·                  Pursuant to the Limited Liability Company Agreement, each joint venture party initially has 50% of the voting and equity interests in ICP.  Control of day to day operations generally is retained by the members, acting by a majority in interest.  However, if either MGPI or SEACOR Energy is in default under its marketing agreement, referred to below, the other party (or ICP Holdings, in the case of a default by us) may assume sole control of ICP’s daily operations until the default is cured.  If ICP defaults for two consecutive months on its obligation to pay principal or interest on its loan from SEACOR Energy’s affiliate, ICP Holdings may assume control of ICP’s daily operations until it has positive EBITDA and is current on principal and interest payments.

 

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The Limited Liability Company Agreement also provides for the creation of an advisory board consisting of three advisors appointed by us and three advisors appointed by ICP Holdings. If ICP Holdings exercises its purchase option described above, it will be entitled to appoint four advisors and we will be entitled to appoint two.

 

The Limited Liability Company Agreement generally provides for distributions to members to the extent of net cash flow, as defined, to provide for taxes attributable to allocations to them of tax items from ICP.  Any distributions of net cash flow in excess of taxes may be distributed at such time as the Board of Advisors determines.

 

The Limited Liability Company Agreement gives either member certain rights to shut down the plant if it operates at a loss.  Such rights are conditional in certain instances but absolute if EBITDA losses aggregate $1,500 over any three consecutive quarters or if ICP’s net working capital is less than $2,500.  ICP Holdings also has the right to shut down the plant if ICP is in default under its loan agreement for failure to pay principal or interest for two months.

 

The Limited Liability Company Agreement contains various buy/sell provisions and restrictions on the transfer of membership interests. These include buy/sell provisions relating to a member’s entire interest that may apply if the members are unable to agree on a material decision about ICP or that may be exercised by any member at any time after November 20, 2010.  If ICP is the offeror, prior to November 20, 2011 its proposed purchase price per percentage interest cannot be less than the Option Price.  Another provision would entitle us to a disproportionate distribution of the excess of the sales price over specified amounts if ICP is sold before November 20, 2012.

 

·                  Under the Marketing Agreement, ICP manufactures and supplies food grade and industrial-use alcohol products for us and we purchase, market and sell such products for a marketing fee.  The Marketing Agreement provides that we will share margin realized from the sale of the products under the agreement with ICP.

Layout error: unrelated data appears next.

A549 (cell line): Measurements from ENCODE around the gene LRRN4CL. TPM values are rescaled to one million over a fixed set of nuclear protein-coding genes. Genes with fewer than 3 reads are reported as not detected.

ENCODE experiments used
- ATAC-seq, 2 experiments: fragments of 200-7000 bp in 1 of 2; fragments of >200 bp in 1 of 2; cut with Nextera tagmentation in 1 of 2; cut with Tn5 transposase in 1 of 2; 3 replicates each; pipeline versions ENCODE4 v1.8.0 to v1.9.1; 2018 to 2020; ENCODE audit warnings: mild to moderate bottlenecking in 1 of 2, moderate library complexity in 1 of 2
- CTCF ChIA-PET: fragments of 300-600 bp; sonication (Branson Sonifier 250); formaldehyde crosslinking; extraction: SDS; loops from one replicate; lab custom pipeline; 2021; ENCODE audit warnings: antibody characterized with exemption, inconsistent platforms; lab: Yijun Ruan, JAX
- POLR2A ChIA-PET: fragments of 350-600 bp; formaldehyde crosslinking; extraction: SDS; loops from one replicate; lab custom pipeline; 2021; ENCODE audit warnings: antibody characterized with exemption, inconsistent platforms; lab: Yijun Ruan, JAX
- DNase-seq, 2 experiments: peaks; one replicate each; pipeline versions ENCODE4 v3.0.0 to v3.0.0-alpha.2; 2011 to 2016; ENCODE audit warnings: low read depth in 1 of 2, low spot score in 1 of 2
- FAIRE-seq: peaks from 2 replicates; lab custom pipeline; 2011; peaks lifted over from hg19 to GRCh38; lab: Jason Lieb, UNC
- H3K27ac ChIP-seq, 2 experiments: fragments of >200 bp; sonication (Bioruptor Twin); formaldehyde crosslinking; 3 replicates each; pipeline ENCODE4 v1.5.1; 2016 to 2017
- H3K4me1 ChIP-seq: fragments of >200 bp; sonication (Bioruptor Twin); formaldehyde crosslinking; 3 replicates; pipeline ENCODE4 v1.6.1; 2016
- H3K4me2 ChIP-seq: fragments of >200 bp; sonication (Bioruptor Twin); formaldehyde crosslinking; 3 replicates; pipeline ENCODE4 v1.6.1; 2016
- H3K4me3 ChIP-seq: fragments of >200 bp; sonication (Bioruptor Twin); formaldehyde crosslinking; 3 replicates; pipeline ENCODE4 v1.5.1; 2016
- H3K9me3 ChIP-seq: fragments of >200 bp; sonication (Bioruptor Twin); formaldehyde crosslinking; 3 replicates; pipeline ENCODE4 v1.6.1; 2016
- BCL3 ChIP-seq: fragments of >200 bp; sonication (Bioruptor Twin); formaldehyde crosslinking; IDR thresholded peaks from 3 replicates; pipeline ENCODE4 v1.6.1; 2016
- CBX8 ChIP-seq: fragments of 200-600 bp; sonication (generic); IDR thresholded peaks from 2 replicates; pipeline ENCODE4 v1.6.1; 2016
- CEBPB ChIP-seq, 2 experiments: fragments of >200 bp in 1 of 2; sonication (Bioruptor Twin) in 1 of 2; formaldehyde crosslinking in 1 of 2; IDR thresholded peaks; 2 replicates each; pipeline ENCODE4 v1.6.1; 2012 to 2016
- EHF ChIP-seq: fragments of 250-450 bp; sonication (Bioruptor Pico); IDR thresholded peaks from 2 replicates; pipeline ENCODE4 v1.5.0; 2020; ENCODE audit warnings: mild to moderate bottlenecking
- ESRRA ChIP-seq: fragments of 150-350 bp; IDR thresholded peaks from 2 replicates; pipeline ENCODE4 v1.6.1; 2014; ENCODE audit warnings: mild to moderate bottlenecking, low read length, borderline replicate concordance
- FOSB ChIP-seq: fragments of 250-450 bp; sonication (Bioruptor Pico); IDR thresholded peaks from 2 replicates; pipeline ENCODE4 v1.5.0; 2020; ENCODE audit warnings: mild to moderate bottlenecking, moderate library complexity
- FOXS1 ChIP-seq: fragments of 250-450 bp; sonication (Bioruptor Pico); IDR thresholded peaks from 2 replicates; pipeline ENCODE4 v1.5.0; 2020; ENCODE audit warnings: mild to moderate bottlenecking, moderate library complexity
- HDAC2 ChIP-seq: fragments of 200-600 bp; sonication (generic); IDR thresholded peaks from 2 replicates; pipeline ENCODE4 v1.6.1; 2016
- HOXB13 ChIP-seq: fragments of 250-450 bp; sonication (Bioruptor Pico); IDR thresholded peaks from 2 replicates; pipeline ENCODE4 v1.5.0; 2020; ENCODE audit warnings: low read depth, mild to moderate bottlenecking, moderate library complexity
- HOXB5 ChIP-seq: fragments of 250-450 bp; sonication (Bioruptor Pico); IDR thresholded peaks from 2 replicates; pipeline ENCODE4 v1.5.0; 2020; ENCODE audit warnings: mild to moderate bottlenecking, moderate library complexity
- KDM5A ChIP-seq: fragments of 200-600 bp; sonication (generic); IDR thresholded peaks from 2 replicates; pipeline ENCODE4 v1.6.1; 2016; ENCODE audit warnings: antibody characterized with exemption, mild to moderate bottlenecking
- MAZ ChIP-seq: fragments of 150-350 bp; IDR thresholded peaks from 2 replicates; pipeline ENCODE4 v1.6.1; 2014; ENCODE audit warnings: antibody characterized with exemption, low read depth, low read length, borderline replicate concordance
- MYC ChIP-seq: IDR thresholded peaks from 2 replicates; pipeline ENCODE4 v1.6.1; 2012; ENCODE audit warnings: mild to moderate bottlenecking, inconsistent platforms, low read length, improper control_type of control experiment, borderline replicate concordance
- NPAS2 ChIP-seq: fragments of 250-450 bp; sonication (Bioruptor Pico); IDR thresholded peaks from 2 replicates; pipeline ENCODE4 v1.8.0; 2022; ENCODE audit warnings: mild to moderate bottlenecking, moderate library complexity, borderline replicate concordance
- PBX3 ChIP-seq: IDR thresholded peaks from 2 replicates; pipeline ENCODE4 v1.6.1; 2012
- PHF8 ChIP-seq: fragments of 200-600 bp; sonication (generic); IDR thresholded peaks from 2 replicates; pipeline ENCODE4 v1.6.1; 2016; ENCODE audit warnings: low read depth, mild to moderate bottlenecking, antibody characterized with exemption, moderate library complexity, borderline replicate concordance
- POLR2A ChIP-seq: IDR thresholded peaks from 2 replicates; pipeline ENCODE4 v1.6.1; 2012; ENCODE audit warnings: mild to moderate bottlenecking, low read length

The Marketing Agreement has an initial term of one year but automatically renews for one year terms thereafter, subject to specified exceptions, including the following:  (i) there is an uncured breach by one of the parties, (ii) we give timely notice of termination, (iii) we cease to be a member of the joint venture, or (iv) the parties are unable to mutually agree to modifications to the Marketing Agreement that are proposed in good faith by one of the parties as necessary or desirable to further the purposes of the parties’ respective expectations of economic benefits to be derived under the Marketing Agreement and their interests in ICP.  For six months following expiration or termination of the Marketing Agreement, ICP will provide us with reasonable assistance to transition production of the products it makes for us to another producer that we designate.   SEACOR Energy Inc. has entered into a similar agreement with ICP with respect to the marketing of fuel grade alcohol.

 

An affiliate of SEACOR Energy, Inc. has provided funding to ICP through two loans secured by all of the assets of ICP, including the Pekin Plant. Among other matters, losses or working capital deficiencies that would entitle a member of ICP to shut down the plant are events of default under these loan agreements which, upon any requisite notice and/or lapse of time, would entitle the lender to exercise its remedies, including foreclosing on ICP’s assets and, in the case of the working capital deficiency or successive losses, enforcing the plant closure provisions in the Limited Liability Company Agreement referred to above. The loans are non-recourse to us.

 

D.M. Ingredients GmbH.  On July 2, 2007 we acquired a 50% interest in D.M. Ingredients, GmbH, a German joint venture company which produces certain MGPI specialty ingredients products

 

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through a toller for distribution in the European Union (E.U.) and elsewhere.  As of June 30, 2010 our total capital commitment to the joint venture is $750, of which we had contributed $571.